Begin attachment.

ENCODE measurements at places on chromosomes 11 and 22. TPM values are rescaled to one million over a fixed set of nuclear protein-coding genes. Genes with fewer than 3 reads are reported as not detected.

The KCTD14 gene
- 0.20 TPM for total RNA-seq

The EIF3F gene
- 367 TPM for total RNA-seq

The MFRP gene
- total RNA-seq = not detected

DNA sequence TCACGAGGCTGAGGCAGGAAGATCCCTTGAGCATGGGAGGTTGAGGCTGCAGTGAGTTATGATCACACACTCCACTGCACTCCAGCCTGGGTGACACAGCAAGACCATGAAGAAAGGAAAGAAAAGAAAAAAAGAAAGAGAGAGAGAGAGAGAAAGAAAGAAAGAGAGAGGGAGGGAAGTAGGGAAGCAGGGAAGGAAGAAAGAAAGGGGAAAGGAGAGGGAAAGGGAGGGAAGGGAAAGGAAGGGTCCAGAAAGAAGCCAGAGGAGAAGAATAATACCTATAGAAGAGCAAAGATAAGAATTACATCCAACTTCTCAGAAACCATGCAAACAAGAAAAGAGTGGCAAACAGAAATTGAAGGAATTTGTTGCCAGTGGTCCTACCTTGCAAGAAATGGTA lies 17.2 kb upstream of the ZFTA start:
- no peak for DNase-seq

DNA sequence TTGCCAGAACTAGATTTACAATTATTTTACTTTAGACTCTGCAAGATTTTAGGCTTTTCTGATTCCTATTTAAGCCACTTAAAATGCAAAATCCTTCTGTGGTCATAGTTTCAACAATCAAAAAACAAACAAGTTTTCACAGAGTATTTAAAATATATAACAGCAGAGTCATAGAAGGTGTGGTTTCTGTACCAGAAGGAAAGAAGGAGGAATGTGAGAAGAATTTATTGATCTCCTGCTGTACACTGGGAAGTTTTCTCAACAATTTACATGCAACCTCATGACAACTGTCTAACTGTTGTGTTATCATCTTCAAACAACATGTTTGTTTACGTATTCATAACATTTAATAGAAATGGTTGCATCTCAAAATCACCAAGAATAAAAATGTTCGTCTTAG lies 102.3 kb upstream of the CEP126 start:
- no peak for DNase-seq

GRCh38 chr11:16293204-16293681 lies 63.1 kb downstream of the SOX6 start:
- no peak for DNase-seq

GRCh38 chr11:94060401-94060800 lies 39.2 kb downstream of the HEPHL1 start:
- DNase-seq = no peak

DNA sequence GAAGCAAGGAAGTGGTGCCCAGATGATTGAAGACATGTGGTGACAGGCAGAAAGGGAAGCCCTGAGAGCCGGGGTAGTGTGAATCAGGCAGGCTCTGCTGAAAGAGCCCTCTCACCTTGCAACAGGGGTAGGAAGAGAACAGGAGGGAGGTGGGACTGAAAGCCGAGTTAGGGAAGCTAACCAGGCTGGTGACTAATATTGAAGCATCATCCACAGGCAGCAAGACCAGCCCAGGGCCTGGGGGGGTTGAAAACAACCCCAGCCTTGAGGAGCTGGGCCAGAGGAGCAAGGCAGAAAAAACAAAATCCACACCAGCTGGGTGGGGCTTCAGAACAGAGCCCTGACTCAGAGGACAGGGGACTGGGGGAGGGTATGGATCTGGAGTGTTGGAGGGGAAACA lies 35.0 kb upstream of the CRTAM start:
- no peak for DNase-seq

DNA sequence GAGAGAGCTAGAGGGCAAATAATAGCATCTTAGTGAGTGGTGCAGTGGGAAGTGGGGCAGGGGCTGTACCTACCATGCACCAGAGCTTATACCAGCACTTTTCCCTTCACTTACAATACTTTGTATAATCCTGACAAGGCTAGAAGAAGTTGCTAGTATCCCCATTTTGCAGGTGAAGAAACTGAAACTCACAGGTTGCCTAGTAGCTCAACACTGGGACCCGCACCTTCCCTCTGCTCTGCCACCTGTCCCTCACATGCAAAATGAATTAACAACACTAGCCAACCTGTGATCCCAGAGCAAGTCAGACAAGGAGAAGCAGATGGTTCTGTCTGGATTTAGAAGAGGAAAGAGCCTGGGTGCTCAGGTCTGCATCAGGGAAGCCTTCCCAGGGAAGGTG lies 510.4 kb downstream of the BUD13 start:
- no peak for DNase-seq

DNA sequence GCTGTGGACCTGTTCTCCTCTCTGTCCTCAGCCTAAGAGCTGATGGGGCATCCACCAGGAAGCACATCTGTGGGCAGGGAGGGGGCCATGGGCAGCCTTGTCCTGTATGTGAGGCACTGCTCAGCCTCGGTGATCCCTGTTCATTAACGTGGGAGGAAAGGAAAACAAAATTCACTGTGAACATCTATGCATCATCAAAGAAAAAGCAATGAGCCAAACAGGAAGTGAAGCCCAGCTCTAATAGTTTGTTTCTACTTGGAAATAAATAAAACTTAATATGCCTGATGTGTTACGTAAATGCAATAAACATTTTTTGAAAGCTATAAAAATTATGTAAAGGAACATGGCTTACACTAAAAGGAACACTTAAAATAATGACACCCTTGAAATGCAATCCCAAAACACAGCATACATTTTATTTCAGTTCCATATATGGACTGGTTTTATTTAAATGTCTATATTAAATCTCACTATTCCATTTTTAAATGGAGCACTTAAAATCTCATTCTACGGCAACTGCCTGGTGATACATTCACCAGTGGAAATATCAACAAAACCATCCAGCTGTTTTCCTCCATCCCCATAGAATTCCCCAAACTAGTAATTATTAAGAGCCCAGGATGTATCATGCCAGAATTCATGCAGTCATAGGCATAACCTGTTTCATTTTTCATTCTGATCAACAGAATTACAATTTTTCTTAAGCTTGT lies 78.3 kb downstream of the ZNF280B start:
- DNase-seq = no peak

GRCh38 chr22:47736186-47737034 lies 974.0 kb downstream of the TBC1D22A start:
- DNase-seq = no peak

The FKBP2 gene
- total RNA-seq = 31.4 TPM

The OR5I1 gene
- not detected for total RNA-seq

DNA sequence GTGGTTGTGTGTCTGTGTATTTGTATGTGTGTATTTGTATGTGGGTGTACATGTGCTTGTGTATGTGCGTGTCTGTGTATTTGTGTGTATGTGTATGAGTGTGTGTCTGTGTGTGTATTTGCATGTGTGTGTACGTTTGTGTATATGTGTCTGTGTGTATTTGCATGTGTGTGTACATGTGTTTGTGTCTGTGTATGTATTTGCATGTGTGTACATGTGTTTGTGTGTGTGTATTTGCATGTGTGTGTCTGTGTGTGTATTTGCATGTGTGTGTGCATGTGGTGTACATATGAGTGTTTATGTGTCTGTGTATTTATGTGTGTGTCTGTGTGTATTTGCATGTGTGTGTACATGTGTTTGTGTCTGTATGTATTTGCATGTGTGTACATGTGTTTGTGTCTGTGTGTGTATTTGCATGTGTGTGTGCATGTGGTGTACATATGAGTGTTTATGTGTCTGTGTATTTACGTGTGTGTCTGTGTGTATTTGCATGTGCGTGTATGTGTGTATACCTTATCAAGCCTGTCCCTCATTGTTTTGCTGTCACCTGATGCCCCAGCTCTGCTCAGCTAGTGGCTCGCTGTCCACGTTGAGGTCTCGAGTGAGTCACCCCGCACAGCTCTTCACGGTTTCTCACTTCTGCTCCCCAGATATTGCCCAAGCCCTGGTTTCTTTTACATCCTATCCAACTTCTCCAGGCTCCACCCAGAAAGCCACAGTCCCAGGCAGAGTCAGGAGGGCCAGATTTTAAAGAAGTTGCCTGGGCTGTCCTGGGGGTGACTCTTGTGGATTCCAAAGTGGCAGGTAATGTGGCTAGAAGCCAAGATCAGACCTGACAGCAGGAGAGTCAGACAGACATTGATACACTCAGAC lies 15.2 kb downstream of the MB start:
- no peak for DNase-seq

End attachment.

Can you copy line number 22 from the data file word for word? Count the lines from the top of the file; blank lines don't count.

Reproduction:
GRCh38 chr22:47736186-47737034 lies 974.0 kb downstream of the TBC1D22A start: